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Actor's estate planning outcome instructive on several fronts

Like any other person executing an estate plan, recently deceased actor Philip Seymour Hoffman certainly thought about what made most sense for his loved ones and sought to fashion a plan that best promoted their interests.

Were Hoffman still alive today and privy to advice from a proven estate planning attorney, he would likely want to revisit the plan he did execute, since its results could have been bettered with select modifications.

We mention Hoffman and his estate today not because he was a noted celebrity, but, rather, because media stories relating to widely known figures are often instructive for the general public.

As noted in one financial publication, for example, there are "important lessons to learn" from what Hoffman did -- and did not do -- when crafting his plan. We pass along here some relevant information for our readers in Texas and elsewhere.

Hoffman executed a trust to provide for his son, leaving the remainder of his estimated $35 million estate to his unmarried partner, with whom he fathered two daughters.

Hoffman and his girlfriend may have chosen not to marry for any number of reasons, of course. We merely point out here that their unmarried status had an outsized effect on the actor's estate outcome. Estate law flatly favors married couples, and many millions more would have gone to Hoffman's partner rather than to the IRS and the state of New York had the couple been married.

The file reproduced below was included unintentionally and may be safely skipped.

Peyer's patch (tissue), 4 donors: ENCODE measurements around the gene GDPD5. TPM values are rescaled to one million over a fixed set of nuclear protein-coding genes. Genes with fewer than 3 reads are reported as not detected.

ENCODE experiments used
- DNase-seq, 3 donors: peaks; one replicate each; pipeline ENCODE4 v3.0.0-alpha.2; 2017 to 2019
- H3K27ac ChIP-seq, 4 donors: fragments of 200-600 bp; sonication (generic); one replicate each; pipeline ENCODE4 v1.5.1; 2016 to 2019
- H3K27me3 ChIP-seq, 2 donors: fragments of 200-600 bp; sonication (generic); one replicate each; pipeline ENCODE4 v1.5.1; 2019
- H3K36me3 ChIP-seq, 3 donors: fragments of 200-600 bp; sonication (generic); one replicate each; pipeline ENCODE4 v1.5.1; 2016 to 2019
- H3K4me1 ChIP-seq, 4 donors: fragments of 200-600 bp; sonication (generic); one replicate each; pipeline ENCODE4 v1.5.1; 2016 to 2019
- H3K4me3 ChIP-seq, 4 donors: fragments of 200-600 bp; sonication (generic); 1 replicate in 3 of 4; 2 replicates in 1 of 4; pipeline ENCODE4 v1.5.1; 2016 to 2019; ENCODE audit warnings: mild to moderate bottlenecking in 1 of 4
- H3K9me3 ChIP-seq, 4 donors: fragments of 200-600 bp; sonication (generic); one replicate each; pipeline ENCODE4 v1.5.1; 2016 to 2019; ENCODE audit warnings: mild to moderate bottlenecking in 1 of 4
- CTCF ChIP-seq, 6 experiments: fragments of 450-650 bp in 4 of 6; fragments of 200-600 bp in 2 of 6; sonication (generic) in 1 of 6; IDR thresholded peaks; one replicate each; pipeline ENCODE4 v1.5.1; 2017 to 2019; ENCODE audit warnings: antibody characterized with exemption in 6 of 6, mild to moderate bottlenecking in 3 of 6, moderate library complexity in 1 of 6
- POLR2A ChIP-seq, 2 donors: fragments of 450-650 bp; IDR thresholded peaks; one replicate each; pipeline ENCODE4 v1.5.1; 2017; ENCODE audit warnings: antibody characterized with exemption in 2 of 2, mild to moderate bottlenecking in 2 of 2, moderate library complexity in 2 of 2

Additionally, it is uncertain what the couple's daughters will ultimately receive, given that Hoffman never mentioned them through an update to his will. His failure to do so serves as a strong reminder of the importance to periodically revisit and update information to account for new circumstances.

Last, it is worth noting that wills are generally susceptible of public scrutiny far more than are trusts, which can be structured in a very private way. Additionally, trusts are planning instruments that routinely offer high value for their flexibility and ability to transfer wealth with minimal tax consequences.

An experienced estate planning attorney can help a client implement an estate plan that is accurate, timely and soundly geared toward lawful tax avoidance.

Source: DailyFinance, "Philip Seymour Hoffman's 3 biggest estate planning mistakes," Dan Caplinger, Feb. 25, 2014

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